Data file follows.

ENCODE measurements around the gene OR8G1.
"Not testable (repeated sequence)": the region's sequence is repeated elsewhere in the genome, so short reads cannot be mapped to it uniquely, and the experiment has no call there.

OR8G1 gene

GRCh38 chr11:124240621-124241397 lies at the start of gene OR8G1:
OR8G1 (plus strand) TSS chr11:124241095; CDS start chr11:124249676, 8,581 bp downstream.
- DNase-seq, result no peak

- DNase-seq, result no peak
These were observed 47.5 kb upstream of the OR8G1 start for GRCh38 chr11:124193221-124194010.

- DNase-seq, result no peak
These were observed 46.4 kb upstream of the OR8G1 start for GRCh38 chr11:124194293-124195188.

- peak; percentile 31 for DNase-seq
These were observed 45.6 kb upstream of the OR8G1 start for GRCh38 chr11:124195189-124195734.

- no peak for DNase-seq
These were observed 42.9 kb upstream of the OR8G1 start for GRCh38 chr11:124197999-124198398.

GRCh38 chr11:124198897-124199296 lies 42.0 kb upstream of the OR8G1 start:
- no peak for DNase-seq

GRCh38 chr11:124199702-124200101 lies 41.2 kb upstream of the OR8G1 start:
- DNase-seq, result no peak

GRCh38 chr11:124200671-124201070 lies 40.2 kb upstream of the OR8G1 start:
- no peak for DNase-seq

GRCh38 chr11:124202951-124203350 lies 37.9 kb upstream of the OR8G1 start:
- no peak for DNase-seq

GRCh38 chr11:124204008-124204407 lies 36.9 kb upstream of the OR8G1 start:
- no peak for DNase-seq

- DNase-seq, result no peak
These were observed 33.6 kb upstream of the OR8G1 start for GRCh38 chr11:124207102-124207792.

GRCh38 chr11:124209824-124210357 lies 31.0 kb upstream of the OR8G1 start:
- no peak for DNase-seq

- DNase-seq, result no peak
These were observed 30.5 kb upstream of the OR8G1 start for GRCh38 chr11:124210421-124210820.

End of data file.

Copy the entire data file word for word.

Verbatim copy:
ENCODE measurements around the gene OR8G1.
"Not testable (repeated sequence)": the region's sequence is repeated elsewhere in the genome, so short reads cannot be mapped to it uniquely, and the experiment has no call there.

OR8G1 gene

GRCh38 chr11:124240621-124241397 lies at the start of gene OR8G1:
OR8G1 (plus strand) TSS chr11:124241095; CDS start chr11:124249676, 8,581 bp downstream.
- DNase-seq, result no peak

- DNase-seq, result no peak
These were observed 47.5 kb upstream of the OR8G1 start for GRCh38 chr11:124193221-124194010.

- DNase-seq, result no peak
These were observed 46.4 kb upstream of the OR8G1 start for GRCh38 chr11:124194293-124195188.

- peak; percentile 31 for DNase-seq
These were observed 45.6 kb upstream of the OR8G1 start for GRCh38 chr11:124195189-124195734.

- no peak for DNase-seq
These were observed 42.9 kb upstream of the OR8G1 start for GRCh38 chr11:124197999-124198398.

GRCh38 chr11:124198897-124199296 lies 42.0 kb upstream of the OR8G1 start:
- no peak for DNase-seq

GRCh38 chr11:124199702-124200101 lies 41.2 kb upstream of the OR8G1 start:
- DNase-seq, result no peak

GRCh38 chr11:124200671-124201070 lies 40.2 kb upstream of the OR8G1 start:
- no peak for DNase-seq

GRCh38 chr11:124202951-124203350 lies 37.9 kb upstream of the OR8G1 start:
- no peak for DNase-seq

GRCh38 chr11:124204008-124204407 lies 36.9 kb upstream of the OR8G1 start:
- no peak for DNase-seq

- DNase-seq, result no peak
These were observed 33.6 kb upstream of the OR8G1 start for GRCh38 chr11:124207102-124207792.

GRCh38 chr11:124209824-124210357 lies 31.0 kb upstream of the OR8G1 start:
- no peak for DNase-seq

- DNase-seq, result no peak
These were observed 30.5 kb upstream of the OR8G1 start for GRCh38 chr11:124210421-124210820.